Thin tac­tics

Manila Bulletin - - Views • Features - By DR. JOSE PUJALTE JR. Dr. Pujalte is an or­thopaedic sur­geon. E-mail jspu­jalte@ya­hoo.com

“Sweep on, you fat and greasy cit­i­zens.” — Wil­liam Shake­speare (1564-1616), English play­wright and poet As You Like It (1599), Act 2, Sc. 1 A

NGELA Haupt writes in US News & World Re­port (http:// health.us­news.com/) of seven “never heard-of ” diet tips that may be use­ful. Some peo­ple try to lose weight be­fore the hol­i­days, be­fore they just “let go,” so to speak.

• Take/Bring pic­tures of your­self. There are two kinds to con­sider. In a weight loss pro­gram, one is the “Be­fore” pic­ture. If you’re obese or over­weight, take heart. If that’s how you look now, so be it. Af­ter all, you’re work­ing to­wards an “Af­ter” pic­ture that shows you ten, twenty, thirty pounds lighter. An­other kind of pic­ture to carry around and look at, es­pe­cially when tempted to get a tub of ice cream, or a box of dough­nuts, is a pic­ture you’ll call “Best Me.” This is of course a pic­ture of your­self at ei­ther your thinnest or when you were at your best shape. This photo is an in­spi­ra­tion, a tal­is­man if you want.

• Gam­ble on your weight loss. That is, make a bet with friends that you will lose so many pounds in so many num­ber of weeks or months. If you’re a gam­bling per­son, a fi­nan­cial in­cen­tive makes you more mo­ti­vated. • Fight food crav­ing by dis­trac­tion. Ms. Haupt’s orig­i­nal ar­ti­cle talks of get­ting busy with a col­or­ing book when a cookie crav­ing kicks in. That’s keep­ing the hands busy in­stead of reach­ing into a box or bag of food. A more prac­ti­cal dis­trac­tion is to reach for your smart­phone and play a few games. Or text/Tweet friends. Any­thing – to for­get food.

• Brush your teeth. The au­thor of The Flex­i­tar­ian Diet, Dawn Jack­son Blat­ner claims that “a fresh, minty mouth can help quash pre-and post­meal nib­bling.” Aside from that dis­tinc­tive taste, I think that for most peo­ple, brush­ing teeth is a chore and would rather not eat only to brush again af­ter.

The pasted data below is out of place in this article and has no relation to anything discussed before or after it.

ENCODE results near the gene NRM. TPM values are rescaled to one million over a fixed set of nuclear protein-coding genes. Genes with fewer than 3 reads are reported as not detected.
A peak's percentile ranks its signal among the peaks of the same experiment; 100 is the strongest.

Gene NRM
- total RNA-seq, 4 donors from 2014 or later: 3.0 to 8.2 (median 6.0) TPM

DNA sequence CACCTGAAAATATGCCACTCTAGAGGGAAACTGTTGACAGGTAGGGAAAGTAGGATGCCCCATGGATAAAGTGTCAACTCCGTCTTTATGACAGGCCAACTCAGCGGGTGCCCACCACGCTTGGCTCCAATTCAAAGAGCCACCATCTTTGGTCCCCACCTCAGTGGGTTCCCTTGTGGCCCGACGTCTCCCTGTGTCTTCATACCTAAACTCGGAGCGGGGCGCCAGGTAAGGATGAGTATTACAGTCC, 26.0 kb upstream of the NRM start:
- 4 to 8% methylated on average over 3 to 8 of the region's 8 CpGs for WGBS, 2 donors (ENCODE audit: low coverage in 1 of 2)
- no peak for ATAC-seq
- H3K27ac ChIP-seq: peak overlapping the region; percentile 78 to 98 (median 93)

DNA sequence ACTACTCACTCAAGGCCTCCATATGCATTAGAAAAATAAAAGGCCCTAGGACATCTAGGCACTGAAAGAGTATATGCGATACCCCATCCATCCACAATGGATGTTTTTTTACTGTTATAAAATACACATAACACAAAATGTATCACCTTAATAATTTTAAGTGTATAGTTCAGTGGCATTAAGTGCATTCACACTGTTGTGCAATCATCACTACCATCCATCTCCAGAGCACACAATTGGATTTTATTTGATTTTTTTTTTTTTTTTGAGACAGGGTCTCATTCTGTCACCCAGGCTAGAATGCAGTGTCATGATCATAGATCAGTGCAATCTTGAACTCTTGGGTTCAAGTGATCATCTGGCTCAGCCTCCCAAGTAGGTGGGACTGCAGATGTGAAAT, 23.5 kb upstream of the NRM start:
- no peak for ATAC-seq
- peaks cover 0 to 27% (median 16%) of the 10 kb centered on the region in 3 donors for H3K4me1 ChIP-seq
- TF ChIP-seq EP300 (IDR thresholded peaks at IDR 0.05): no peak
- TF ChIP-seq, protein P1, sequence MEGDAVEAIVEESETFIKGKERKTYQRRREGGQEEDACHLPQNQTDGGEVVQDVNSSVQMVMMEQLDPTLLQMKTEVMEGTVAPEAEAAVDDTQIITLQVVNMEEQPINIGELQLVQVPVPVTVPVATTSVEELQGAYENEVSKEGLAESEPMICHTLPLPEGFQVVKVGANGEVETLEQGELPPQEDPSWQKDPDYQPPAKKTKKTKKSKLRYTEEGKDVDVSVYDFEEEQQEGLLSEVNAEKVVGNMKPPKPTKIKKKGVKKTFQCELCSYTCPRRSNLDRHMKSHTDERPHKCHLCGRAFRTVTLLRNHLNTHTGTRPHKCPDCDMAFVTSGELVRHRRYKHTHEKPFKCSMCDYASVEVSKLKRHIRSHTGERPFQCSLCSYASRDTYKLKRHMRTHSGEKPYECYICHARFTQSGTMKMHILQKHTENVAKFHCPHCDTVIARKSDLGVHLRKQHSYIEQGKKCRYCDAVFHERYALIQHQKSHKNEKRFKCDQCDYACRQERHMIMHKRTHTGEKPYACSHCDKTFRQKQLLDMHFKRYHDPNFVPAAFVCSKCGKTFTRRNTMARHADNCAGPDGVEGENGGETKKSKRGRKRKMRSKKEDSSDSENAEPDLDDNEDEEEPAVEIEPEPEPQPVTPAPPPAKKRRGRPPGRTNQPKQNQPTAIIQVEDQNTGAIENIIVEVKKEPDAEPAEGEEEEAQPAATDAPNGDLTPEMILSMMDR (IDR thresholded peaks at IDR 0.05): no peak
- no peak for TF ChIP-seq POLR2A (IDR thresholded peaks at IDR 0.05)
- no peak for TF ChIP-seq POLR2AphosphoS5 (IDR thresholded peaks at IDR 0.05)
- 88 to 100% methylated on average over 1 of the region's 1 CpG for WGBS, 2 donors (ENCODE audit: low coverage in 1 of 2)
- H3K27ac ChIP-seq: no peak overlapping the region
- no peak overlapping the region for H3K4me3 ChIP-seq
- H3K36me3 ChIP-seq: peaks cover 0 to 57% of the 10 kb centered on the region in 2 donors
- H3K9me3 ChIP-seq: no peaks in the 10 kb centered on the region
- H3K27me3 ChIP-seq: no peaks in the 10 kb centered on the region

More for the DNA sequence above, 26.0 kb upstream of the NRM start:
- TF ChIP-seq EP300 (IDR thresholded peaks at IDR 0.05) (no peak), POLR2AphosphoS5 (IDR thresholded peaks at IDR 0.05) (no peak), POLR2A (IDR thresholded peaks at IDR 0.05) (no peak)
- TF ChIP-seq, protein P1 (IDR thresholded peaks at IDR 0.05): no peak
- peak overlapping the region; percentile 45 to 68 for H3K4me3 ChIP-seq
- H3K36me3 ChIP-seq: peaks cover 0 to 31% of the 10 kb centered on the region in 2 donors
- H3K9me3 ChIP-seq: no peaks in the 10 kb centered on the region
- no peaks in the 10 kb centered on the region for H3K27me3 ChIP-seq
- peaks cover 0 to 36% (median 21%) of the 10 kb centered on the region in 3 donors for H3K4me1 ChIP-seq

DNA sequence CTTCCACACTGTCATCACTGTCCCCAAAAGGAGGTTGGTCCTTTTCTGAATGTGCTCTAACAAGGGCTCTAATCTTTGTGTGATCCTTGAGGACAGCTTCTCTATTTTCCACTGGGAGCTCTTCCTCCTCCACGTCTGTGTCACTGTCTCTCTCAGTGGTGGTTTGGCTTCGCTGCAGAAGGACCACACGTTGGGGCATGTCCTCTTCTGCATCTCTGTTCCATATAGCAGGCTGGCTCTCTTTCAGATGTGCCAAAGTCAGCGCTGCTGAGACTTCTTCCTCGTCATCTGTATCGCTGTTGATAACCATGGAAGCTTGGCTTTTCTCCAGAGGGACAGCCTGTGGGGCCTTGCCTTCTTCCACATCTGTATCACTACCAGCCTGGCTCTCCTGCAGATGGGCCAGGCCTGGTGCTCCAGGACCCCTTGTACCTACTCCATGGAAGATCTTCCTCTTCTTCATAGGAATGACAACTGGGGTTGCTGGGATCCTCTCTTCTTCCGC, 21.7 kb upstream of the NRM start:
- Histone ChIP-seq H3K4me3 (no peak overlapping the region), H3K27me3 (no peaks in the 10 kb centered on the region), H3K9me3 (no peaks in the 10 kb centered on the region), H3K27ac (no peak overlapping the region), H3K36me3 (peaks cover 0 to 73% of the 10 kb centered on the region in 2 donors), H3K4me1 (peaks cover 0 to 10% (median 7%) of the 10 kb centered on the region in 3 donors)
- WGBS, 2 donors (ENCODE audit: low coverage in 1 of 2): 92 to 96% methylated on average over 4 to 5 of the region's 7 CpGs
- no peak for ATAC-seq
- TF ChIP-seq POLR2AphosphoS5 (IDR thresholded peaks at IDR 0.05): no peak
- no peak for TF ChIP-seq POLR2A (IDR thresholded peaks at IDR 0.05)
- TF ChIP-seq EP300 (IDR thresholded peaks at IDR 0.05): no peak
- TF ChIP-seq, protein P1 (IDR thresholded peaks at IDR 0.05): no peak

• Take pic­tures of your food. If you’re not los­ing weight (or even gain­ing), take pic­tures. These should be your edi­ble ev­i­dence – and thus, res ipsa lo­quitur: large soft­drink, large fries, and a dou­ble-patty burger – and don’t for­get the sin­ful dessert pie ala mode. On the other hand, if you’re feast­ing on grilled white fish with as­para­gus, take pic­tures too! You’re on your way.

• Use spices (and caf­feine). Cap­saicin, black pep­per, gin­ger, mixed spices, green tea, black tea, and cof­fee have all been shown to have ther­mo­genic ef­fects. These will speed up the body’s me­tab­o­lism and aid in weight loss.

• Prac­tice re­fus­ing. Fi­nally, the au­thor sug­gests role-play­ing, which (to me) is a bit much. You’re sup­posed to prac­tice re­fus­ing food. But just how do you that with a slice of choco­late cake – soft, moist, and cov­ered with thick brown ic­ing – in front of you? My take is the “eat this – not that” ap­proach. That is, if you’re se­ri­ous about los­ing weight, you don’t refuse food but choose the health­ier al­ter­na­tive (smaller por­tion, sugar-free, wa­ter for dessert, etc.).

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